I’ve always liked Ethicurean. I agree with you on the annoying language, but nothing you mention bothers me as much as the non-word veggie. Like foodie, it sounds like — and is — baby talk. We’re grown-ups; can’t we handle all the syllables in vegetable?

  14. Heidi says:

    This is the problem with words. They become soundbites that then become marketing tools. And in the hands of advertisers the words become utterly meaningless. Be glad that ethicurean hasn’t caught on. The next thing you know it could be used to sell twinkies :)

  15. Ethicurean is efficient and elegant. Lovely. I do so wish the “slow food” folks had thought of it. “Slow food” as a name is totally dependent upon the idea of fast food for definition.Not good strategy.

  16. Peter Fein says:

    How about “handshake”? As in, shaking the hand of the person who made your food… or a chain of actual-flesh-on-flesh if you’re buying from a reseller (staring with the grower’s and ending with yours). Seems like it’d be much harder for Madison Ave to co-opt, as the word has a plain meaning that’s already understandable.

    Makes a great adjective: shopping at the farmer’s market or your local bike shop becomes “handshake capitalism”, going to the theater becomes “handshake entertainment”, and so on.

    You like? Email me, let’s discuss – I’ve been thinking a lot about the way in which modern marketing practices put the very meaning of words up for sale, and how to combat that.

  17. LaraLooHoo says:

    If we tire of defending the meaning of sustainability, or feel that foodie or Organic has been labeled elitist, blog entries like these encourage us to give up too quickly!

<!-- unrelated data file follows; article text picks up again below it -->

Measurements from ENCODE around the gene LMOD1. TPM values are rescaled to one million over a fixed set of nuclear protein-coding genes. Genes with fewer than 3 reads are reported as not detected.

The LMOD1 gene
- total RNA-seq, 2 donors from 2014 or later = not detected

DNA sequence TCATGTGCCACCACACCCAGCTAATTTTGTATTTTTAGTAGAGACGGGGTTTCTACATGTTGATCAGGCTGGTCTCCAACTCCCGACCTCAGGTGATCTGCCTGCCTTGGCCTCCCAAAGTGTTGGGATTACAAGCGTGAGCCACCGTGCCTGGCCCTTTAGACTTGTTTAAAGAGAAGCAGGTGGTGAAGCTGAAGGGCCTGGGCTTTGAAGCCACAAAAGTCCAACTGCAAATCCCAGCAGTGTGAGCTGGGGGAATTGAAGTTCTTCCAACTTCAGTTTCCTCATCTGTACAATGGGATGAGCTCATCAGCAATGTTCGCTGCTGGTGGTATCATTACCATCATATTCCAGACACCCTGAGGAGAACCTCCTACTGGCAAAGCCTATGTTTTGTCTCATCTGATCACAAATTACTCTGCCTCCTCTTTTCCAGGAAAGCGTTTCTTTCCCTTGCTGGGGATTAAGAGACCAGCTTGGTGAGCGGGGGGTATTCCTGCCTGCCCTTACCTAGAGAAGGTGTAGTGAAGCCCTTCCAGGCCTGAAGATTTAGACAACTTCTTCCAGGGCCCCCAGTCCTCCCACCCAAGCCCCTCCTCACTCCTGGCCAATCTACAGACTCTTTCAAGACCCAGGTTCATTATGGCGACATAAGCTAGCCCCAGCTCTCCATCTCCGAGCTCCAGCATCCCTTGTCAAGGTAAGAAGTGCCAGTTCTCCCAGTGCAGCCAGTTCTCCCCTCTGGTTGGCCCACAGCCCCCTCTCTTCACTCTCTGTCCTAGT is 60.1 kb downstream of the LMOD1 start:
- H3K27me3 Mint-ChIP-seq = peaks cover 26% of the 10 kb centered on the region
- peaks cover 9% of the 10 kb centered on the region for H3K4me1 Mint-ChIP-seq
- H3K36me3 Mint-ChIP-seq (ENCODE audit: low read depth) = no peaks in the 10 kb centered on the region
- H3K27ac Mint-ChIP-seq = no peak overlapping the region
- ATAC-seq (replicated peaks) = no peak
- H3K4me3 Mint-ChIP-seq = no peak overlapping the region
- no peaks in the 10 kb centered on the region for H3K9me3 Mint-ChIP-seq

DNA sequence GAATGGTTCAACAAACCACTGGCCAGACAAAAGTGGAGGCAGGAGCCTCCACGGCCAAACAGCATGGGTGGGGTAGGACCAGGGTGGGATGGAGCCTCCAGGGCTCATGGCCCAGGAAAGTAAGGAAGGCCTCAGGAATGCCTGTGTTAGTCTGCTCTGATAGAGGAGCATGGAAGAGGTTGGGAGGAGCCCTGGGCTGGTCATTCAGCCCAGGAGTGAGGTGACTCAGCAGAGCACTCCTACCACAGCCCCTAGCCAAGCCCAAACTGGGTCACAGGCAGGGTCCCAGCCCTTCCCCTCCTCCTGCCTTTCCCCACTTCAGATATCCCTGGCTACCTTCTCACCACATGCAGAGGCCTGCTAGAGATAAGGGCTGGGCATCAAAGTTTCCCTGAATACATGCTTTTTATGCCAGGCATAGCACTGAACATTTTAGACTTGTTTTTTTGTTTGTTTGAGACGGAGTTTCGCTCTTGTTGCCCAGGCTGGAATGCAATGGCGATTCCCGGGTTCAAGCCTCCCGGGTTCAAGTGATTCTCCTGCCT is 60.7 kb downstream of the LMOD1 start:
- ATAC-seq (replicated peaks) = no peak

The issue at hand regarding definitions is not that they have been co-opted and therefore should be abandoned, but that those using them should adhere to the standards for use. We give up the powerful words too easily. I’m with Fred Kirschenmann, as quoted in the Ethicurian article on defining sustainability: “Efforts to define, confine, and standardize sustainability are really contrary to what sustainability is about.” ( Whether we are talking about a specific aspect of the alternative food movement (and each is interconnected – there aren’t different food movements), or about one word to define people who are engaged in being conscious of their personal eating habits or creating change via their kitchens, we are talking about the same thing.

    Call us what you will — ethicurians, epicurians, convivialists, conscious consumers and real food enthusiasts– we are all seeking the authentic elements that makes food personal. The definition of what is real and authentic food matters most in your own context, in your place. (And now, I’ve tipped my locavore hand, too). That there is debate about these topics is the very process of making the definitions have cultural meaning and context. If we turn away from the debate just to debate the creation of another term, it is a loss to the entire cause. Don’t give up on the value of chemical free food (Organic) or a system that is in balance (Sustainable).

    Good and real food for all is not an elitist plot to take over the world and make everyone eat foie gras. Just because the marketplace uses your word, takes over “local” in a way you don’t like, or over uses “sustainable” doesn’t mean we need something new. It just means we need to continue to engage in making meaning of those ideas. Words are just ideas with common definitions that we create, each time we use them.

  18. Kevin says:

    Foochebags. Classic. I know some of those. That one has sticking power.

    I don’t know how you label the food movement either. And whatever concept it is, big business will water it down eventually.